The era between the mid-1950s and mid-1960s was one of the periods in the history of the music industry that witnessed the consolidation and refining of all jazz resources, and the range of the sources widened (Ferraris 744). Some of the jazz productions of this era realized class achievement and age lines, therefore, unifying the whole African community in America and other parts of the world. The young generation could perceive this genre of music as “bad” just as James Brown used the term to define this kind of music.
However, the older black population could develop a perception of the music links to the black community tradition. The history of jazz entails some complicated mosaic regions, development of styles and performers. Although it is almost impossible to point out a particular character for the beginning of this kind of music, are some figures stood out in the development and growth of it.
One such prominent figure in jazz music development was Miles Davis, a band leader, musical innovator, and trumpet player (Gridley 511). Most scholars, fans, and other jazz musicians consider Miles Davis as an influential figure that made the Jazz music grow to its current prestigious status. Between the years 1949 and 1992, the year of his death, Miles Davis played a major role in the African American music. His musical modernisms, performance comportment, as well as public personality, brought many comments, imitation, and criticism that saw the evolution of jazz music. Furthermore, most famous jazz musicians who came years later after Davis’s death either went through his orchestra or emanated under his coaching. Additionally, all these musicians have quoted that time they spent with Miles Davis played a significant role in their musical career development. Therefore, this research essay will focus on the influence of Miles Davis on jazz music by critically looking at his participation at crucial junctures in the development of jazz. The essay will specifically prioritize the innovations he made to the styles that impacted the growth, creativity, his significance in developing bop, modal, cool as well as fusion jazz. Moreover, the discussion of Davis’s contributions concerning the critiques of fellow musicians as well as historians regarding the evolution of the rock system will be made (Schuster-Craig 442).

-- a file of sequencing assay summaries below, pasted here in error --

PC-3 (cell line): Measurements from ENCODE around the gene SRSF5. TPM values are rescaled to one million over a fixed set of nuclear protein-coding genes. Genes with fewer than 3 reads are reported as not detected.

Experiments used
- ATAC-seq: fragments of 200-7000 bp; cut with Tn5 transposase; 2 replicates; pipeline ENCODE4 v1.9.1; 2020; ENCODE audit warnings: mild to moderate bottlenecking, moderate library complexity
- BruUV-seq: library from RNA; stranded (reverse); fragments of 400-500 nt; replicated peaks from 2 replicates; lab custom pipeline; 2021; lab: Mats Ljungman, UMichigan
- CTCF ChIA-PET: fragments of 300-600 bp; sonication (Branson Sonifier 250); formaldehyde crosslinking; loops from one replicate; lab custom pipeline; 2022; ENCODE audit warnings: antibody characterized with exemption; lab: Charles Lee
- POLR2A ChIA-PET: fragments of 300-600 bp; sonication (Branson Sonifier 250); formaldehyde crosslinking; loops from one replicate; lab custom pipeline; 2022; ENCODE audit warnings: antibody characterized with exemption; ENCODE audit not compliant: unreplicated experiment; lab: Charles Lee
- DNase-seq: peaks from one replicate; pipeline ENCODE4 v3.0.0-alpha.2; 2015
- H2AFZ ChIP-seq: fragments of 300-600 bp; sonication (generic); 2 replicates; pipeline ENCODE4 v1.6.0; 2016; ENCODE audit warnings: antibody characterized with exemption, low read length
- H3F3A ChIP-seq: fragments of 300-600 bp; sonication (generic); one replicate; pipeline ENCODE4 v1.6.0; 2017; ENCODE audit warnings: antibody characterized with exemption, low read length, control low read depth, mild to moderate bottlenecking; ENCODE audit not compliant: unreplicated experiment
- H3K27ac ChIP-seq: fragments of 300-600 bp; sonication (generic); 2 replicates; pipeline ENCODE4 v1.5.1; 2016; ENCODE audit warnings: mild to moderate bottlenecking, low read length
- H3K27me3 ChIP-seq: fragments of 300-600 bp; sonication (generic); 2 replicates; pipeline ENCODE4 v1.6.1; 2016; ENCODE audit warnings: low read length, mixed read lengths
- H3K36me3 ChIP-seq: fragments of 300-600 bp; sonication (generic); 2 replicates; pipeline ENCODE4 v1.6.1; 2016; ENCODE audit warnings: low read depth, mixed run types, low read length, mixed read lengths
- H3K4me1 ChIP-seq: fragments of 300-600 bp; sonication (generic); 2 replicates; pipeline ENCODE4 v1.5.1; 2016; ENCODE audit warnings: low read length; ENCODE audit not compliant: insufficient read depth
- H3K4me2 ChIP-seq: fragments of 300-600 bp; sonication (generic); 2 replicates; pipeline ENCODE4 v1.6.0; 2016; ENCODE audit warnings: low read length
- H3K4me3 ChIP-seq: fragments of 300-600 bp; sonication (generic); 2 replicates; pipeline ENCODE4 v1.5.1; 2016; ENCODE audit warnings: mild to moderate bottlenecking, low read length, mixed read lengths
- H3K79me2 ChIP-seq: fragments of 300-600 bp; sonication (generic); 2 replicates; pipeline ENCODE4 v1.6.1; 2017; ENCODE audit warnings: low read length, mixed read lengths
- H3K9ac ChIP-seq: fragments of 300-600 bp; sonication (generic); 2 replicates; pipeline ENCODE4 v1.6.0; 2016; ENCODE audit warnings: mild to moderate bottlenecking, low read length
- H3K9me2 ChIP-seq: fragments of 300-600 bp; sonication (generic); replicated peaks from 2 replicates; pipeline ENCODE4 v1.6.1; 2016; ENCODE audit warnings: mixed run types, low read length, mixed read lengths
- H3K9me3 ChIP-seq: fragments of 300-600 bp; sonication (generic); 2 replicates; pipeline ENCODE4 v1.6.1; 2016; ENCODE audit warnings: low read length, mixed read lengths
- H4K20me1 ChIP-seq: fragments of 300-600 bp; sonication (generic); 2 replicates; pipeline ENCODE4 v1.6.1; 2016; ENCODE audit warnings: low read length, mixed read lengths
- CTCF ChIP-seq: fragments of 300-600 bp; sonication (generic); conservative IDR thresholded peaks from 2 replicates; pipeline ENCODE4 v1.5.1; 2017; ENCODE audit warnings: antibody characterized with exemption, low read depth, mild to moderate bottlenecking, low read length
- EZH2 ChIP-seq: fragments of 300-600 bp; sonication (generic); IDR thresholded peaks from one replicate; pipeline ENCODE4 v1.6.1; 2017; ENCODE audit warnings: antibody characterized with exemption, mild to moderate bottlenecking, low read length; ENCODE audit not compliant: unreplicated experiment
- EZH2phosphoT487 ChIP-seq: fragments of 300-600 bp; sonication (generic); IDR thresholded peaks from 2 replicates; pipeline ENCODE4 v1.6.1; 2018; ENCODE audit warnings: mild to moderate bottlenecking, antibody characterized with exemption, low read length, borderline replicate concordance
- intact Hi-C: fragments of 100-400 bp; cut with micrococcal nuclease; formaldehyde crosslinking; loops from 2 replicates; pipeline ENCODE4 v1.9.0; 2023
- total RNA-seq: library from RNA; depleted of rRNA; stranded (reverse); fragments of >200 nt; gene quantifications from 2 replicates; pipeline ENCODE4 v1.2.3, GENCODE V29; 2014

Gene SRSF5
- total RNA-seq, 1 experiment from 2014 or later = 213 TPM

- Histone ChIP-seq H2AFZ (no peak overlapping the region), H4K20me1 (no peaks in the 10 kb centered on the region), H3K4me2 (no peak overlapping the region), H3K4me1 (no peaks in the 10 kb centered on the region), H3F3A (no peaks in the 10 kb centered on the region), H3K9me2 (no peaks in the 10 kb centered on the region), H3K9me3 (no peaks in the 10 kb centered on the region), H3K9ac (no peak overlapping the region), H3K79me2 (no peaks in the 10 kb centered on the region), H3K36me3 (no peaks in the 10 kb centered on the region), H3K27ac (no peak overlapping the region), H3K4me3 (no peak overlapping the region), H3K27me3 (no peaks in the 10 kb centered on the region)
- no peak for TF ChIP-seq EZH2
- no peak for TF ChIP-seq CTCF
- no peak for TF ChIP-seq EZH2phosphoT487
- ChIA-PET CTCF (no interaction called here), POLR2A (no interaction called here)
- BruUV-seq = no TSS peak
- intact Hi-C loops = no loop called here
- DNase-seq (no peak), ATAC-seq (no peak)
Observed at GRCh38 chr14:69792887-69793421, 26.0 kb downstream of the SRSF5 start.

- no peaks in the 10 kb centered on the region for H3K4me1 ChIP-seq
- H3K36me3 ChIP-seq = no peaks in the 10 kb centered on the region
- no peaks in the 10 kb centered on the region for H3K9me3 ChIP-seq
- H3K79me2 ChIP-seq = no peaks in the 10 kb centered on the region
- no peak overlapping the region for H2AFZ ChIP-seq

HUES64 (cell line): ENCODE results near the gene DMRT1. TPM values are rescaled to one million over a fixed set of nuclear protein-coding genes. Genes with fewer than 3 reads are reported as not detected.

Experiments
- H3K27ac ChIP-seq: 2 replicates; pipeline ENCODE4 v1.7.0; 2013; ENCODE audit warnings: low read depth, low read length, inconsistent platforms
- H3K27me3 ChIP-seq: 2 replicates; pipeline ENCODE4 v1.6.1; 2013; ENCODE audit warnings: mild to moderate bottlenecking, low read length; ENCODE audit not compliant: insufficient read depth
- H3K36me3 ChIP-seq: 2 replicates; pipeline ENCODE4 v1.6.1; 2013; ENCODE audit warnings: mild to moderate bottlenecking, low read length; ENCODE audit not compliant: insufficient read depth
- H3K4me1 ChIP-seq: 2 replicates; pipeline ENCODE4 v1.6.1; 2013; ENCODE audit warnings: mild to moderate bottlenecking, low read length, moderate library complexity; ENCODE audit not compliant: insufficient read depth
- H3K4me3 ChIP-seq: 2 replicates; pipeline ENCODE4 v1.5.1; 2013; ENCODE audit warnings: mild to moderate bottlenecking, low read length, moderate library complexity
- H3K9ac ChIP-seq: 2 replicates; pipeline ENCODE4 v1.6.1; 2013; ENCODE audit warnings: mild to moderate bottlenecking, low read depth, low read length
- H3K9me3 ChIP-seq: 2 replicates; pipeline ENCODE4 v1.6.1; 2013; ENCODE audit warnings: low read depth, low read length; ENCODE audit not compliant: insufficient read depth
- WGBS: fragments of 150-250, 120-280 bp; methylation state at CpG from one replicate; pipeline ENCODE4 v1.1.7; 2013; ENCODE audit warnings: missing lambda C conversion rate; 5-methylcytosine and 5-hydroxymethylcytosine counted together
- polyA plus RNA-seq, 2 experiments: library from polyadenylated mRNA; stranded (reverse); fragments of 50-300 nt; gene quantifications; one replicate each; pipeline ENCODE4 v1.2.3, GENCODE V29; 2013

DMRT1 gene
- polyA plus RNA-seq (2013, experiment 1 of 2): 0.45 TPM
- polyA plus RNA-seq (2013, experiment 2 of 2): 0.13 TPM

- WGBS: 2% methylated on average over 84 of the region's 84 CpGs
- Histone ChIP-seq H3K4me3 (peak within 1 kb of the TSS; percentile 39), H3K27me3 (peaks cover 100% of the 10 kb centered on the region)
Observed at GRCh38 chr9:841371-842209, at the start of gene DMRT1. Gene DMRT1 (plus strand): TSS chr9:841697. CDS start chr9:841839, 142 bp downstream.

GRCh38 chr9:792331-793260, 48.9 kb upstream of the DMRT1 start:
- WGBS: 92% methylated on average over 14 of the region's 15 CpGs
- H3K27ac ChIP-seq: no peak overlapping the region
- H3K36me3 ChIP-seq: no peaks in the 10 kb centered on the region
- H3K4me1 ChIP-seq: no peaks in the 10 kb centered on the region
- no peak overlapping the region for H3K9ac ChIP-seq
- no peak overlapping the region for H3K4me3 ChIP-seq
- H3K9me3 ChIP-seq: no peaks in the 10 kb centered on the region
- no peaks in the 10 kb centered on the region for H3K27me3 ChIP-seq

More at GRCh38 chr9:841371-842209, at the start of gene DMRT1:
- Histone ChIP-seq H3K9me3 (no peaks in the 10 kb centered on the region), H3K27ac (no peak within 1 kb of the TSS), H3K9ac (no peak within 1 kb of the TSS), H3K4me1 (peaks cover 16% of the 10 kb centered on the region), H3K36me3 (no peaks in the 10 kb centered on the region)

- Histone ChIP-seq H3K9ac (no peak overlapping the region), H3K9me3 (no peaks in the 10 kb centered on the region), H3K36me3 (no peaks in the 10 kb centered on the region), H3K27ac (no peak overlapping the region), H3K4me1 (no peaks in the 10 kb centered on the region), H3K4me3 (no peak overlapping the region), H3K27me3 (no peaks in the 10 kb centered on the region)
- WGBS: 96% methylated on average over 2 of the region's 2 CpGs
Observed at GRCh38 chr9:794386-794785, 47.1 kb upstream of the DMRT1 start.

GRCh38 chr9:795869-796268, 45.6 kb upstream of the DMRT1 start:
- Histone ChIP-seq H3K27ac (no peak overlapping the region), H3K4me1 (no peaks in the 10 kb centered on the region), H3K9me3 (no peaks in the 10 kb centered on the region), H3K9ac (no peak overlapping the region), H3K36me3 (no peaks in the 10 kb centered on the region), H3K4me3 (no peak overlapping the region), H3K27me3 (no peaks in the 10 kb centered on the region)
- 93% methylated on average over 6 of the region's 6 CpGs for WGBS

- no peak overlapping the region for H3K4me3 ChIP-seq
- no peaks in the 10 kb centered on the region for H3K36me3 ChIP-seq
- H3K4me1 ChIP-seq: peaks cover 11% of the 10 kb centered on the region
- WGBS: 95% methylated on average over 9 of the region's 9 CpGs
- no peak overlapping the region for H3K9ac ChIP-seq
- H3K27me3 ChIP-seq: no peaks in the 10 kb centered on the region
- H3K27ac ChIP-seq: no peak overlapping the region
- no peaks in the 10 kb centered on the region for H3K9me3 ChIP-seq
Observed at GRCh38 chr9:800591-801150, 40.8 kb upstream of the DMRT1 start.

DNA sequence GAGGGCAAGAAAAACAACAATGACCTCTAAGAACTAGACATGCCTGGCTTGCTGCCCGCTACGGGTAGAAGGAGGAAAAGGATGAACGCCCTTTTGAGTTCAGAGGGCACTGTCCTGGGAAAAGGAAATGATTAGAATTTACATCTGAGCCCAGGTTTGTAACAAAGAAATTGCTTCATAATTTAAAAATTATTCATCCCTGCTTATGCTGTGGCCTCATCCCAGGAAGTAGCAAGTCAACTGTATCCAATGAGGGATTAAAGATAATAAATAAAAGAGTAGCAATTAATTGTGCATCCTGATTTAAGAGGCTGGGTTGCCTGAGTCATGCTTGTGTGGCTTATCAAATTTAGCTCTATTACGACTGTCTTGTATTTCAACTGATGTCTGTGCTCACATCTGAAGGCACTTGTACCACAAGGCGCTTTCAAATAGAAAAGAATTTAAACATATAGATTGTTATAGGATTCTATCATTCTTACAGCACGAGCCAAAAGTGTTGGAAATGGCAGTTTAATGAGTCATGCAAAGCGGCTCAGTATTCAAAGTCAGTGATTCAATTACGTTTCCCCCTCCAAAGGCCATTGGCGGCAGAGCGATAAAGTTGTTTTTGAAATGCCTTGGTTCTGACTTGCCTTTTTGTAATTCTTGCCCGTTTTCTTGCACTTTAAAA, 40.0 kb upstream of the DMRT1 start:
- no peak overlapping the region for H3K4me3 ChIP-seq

Miles appeared in the scenes of jazz music at the concert in New York in 1944 at a time when jazz reconstruction was taking place. Miles Davis’s capacity in the development of jazz music was centered in his ability to innovate, construct as well as employ improvisational opportunities, picking and merging compositions, other performance considerations, players, and musical styles. One of the most important legacies of Miles Davis left to his jazz music colleagues was the heightened capability to use and generate symbolic interpretative space. These symbolic explanations focused on the enactment of the “experiential possibility of music.” Miles focused on producing quality and attentive musical elasticity that would take performers to the level of co-composing interpreters, a piece of music that would encourage players to react to the improvisational moment with the same consideration of freedom that he had (Givan 2).
One of the major achievements of Miles Davis was the use of ambiguous, nonverbal communication in his music by forcing his players to engage with him in the musical aspect by understanding what the composer demanded. He became so compelled to employ further the ambiguity of the stylistic device in jazz music since his players were already familiar with various cueing systems. Miles also needed to make the music livelier and authentic, so he regularly replaced the old gestures with new ones (Smith 41). The experience of indecisiveness and imbalance gave the audience no choice but to make a move of artistic imagination if they needed to grasp a sense of the performance. One of the significant developments of jazz music during this period was the revolution of bop by big bands, racial injustices, the commercialism of music, and restrictive harmonic skeleton of jazz music which was the standard style at the time (Natambu 36). Miles played a significant role in molding the entire jazz music not as a founder but rather as a contributor by working with other prominent musicians such as Thelonious Monk, Charlie Parker, and Dizzie Gillespie.